Salivary (t = 2.281; n = 66; p = 0.026) and plasma (Z = 2.03; n = 59; p = 0.043) levels of glutamate showed significant differences between patients and controls. Patients had significantly higher levels of glutamate both in saliva and in plasma compared to controls (Fig. 1a). Male TMD patients had higher levels of salivary glutamate compared to female patients (t = − 3.022; = 36; p = 0.005), but there were no sex differences in plasma levels.

Fig. 1

a-d. Salivary and plasma biomarkers. Salivary and plasma levels of glutamate, nerve growth factor (βNGF), brain derived neurotrophic factor (BDNF), and substance P (SP) in 39 patients diagnosed with temporomandibular myalgia according to the diagnostic criteria for temporomandibular disorders (TMD) and 39 healthy pain-free controls (CTR)

There were no correlations between saliva and plasma glutamate levels.


5-HT was poorly detected in saliva samples (36%) and was consequently removed from further analysis. Plasma 5-HT could be detected in 66% of all the blood samples There were no significant differences in plasma 5-HT levels between the two groups (t = − 0.907; n = 47; p = 0.370).

Nerve growth factor

The levels of NGF in saliva and plasma are shown in Fig. 1b. Patients expressed significantly lower levels of salivary NGF in comparison to controls (t = − 2.194; n = 67; p = 0.032). A similar pattern with lower levels of NGF in patients compared to controls was found in plasma but the difference was not statistically significant (t = − 0.500; n = 69; p = 0.618). There were no sex differences in saliva and plasma NGF levels.

No correlation existed between the saliva and plasma levels of NGF.

Brain-derived neurotrophic factor

BDNF expression differed significantly between groups in both saliva and in plasma, as reported in Fig. 1c. Salivary BDNF was lower in patients than in controls (t = − 2.247; n = 77; p = 0.028). Contrary, plasma BDNF was higher in patients compared to controls (t = 2.338; n = 68; p = 0.022). There were no sex differences in saliva and plasma BDNF levels.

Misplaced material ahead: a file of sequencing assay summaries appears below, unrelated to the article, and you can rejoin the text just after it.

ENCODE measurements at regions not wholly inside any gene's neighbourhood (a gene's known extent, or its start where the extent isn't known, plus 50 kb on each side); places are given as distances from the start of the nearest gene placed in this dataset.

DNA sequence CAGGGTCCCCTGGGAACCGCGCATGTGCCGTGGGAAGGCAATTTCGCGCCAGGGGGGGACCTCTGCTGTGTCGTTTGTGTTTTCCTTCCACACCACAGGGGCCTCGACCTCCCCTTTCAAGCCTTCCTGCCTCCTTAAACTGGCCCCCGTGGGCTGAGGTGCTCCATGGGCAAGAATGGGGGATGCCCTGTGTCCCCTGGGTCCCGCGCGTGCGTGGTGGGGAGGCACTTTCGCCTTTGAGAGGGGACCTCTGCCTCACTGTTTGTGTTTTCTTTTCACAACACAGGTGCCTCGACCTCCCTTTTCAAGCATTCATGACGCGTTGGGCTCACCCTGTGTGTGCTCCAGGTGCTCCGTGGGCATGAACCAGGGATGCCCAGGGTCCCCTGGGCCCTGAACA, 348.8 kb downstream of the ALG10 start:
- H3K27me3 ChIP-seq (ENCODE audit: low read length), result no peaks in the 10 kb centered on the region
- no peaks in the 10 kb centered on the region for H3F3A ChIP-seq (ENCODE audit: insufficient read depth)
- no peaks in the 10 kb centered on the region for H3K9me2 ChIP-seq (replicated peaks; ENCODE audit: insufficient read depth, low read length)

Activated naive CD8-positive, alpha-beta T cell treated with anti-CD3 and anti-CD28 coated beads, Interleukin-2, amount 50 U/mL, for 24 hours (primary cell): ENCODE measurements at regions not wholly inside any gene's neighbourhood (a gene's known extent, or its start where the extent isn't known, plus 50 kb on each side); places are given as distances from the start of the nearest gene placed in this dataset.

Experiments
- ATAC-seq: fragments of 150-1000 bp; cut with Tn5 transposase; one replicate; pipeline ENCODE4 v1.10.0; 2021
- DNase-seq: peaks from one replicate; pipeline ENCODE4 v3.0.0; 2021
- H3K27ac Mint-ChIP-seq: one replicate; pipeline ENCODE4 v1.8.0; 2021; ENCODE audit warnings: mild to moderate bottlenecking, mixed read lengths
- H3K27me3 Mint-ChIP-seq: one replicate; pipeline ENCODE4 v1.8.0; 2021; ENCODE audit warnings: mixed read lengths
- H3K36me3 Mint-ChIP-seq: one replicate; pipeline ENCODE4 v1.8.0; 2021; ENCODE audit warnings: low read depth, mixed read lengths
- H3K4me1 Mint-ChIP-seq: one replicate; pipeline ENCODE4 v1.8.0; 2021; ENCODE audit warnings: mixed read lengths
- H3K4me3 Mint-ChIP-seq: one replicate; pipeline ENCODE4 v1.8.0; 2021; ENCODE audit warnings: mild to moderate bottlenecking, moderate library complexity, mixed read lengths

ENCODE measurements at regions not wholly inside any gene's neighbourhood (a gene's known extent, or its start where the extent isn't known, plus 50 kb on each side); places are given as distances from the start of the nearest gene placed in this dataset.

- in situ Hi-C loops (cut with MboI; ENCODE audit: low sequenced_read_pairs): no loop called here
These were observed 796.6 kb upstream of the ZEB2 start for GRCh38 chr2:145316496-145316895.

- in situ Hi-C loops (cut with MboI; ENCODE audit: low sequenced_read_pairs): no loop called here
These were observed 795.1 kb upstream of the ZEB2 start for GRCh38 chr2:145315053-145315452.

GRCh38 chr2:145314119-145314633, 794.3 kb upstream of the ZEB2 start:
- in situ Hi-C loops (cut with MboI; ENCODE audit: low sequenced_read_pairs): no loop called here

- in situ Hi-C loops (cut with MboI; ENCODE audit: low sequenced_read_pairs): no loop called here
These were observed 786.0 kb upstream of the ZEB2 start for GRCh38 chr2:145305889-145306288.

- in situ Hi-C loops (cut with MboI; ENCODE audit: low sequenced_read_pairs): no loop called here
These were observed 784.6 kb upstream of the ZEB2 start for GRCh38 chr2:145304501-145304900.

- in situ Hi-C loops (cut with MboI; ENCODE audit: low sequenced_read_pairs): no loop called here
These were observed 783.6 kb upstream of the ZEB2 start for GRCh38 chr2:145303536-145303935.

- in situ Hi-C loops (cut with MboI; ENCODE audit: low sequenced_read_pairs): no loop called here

There was no significant correlation between salivary and plasma BDNF levels.

Substance P

SP was detected only in 52% of all the saliva samples but in almost all blood samples. The levels of SP in saliva and plasma are shown in Fig. 1d. Patients expressed slightly higher levels of SP in saliva compared to controls, but the difference was not significant (t = 1.771; n = 41; p = 0.084). The levels of SP in plasma were similar in both groups, without significant difference (t = − 0.458; n = 68; p = 0.649). There were no sex differences, and no significant correlation was found between salivary and plasma SP levels.


Table 2 shows the correlation coefficients (r or rs) between salivary levels of the substances and other variables among the two groups. There were no significant correlations for any substance among the patients, but BDNF showed moderate negative correlations to perceived stress, anxiety, and somatic symptoms among the healthy controls.

Table 2 Correlation coefficient matrix. Overview of correlations for salivary glutamate, nerve growth factor (βNGF), brain derived neurotrophic factor (BDNF), and substance P (SP) in patients with temporomandibular disorders myalgia (TMD) and healthy controls (CTR). All correlations have been adjusted for multiple comparisons according to Bonferroni. Statistical analyses were performed with Pearson or Spearman* correlations test. Red marked correlations denote significance